It would be his son Philip and Helen who took the first steps into cider making. Surely, they believed, there was a market for small scale, chemical and additive free cider and apple juice, made with apples from their own orchards in the traditional way.
There was. Helen and Philip’s Armagh Cider Company is now a byword for excellence, as modern tastes demand the purity and quality only a traditional cider maker can supply. Others followed and now Armagh has several acclaimed cider companies.
The apple season begins around the end of April, when the beautiful rolling countryside of Armagh is transformed by acres of intense pink apple blossom (with little patches of white and red from the cider and eating apples).
The apples, which begin to grow after the blossom fades, are harvested between September and November. Then they are hand pressed, with yeast added, and left to ferment. By May or June they are ready to be bottled. Nothing but pure apple juice is used in the Armagh Cider Company cider, which proudly bears the PGI logo.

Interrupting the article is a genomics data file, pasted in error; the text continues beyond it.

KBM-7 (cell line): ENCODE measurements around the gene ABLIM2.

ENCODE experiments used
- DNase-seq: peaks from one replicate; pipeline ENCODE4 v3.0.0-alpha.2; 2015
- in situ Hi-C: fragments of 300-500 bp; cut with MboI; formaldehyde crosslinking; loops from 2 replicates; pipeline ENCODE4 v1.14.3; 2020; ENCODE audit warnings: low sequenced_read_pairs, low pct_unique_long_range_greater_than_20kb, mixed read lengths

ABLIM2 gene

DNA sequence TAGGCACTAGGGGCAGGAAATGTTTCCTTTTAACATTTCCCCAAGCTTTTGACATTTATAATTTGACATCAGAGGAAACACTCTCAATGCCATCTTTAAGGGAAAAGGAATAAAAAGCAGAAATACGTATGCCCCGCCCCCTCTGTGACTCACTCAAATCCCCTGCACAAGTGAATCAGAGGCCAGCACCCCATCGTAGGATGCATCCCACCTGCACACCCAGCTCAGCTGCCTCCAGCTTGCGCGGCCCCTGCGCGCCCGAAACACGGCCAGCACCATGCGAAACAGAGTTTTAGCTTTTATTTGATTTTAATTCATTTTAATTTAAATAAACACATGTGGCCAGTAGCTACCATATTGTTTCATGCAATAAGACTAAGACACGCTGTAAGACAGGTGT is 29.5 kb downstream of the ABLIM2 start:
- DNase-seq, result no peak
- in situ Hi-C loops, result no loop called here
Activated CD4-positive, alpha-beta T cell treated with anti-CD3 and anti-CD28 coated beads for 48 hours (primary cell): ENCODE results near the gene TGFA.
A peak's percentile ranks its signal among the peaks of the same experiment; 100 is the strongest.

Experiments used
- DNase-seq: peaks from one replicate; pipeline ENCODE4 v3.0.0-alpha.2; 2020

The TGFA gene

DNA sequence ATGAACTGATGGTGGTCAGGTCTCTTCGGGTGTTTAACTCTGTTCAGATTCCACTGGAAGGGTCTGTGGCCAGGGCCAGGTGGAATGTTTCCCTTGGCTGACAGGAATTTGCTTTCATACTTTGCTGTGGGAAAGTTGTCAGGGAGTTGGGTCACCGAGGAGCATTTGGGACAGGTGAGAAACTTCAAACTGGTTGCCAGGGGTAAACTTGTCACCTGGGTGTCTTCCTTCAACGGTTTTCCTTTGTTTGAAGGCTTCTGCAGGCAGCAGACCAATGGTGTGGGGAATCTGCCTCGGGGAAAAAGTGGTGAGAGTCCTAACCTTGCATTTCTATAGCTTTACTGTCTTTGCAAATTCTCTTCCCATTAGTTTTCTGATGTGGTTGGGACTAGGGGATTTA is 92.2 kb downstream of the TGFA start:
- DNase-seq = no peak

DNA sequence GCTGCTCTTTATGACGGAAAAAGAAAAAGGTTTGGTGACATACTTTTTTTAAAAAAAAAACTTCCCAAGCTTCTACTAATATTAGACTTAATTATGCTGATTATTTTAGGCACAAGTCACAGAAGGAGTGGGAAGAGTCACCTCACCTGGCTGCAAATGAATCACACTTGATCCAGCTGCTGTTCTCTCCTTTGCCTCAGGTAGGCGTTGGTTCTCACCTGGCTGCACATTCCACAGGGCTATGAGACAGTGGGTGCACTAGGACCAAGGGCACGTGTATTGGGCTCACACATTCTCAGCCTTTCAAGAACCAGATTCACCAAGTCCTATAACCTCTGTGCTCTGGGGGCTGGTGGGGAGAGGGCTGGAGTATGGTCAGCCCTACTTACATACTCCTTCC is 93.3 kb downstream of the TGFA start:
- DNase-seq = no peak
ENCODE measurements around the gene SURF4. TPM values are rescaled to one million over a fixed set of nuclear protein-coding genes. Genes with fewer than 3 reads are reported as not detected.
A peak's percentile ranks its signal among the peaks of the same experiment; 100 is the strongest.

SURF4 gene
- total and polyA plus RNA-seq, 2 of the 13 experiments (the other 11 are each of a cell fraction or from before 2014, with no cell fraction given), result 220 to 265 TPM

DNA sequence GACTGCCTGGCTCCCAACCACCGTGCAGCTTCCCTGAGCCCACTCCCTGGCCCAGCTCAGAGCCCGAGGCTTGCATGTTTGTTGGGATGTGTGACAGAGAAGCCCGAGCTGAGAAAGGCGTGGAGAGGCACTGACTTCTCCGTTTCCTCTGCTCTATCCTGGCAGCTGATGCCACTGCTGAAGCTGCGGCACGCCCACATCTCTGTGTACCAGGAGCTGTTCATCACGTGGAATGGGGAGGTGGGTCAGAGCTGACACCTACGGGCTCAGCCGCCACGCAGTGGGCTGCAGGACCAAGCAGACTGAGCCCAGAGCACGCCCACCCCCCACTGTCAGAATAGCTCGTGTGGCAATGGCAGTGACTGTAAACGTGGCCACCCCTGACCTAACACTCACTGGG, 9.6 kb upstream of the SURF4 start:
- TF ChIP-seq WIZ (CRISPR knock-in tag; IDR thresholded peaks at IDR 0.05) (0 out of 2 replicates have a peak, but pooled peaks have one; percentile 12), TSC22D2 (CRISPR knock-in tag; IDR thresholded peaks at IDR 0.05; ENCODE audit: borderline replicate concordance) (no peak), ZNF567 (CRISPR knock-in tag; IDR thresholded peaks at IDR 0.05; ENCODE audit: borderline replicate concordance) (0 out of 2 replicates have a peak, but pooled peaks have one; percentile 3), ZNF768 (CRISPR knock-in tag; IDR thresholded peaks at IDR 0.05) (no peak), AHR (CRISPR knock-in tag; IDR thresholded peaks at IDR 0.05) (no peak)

Not only do they produce many different kinds of cider, but each one is a different mix of apples – different formulations of Bramley, cider apples and traditional eating apples long gone from our shops (Helen and Philip grow over 30 varieties). They add a slight touch of Bramley to the mix of eating apples that compose their delicious apple juice.
Discover this ancient craft for yourself on regular orchard tours and open farm days at Ballinteggart House when you can taste the apples and ciders and even make your own juice.
They are also part of the Armagh Food & Cider Festival in September.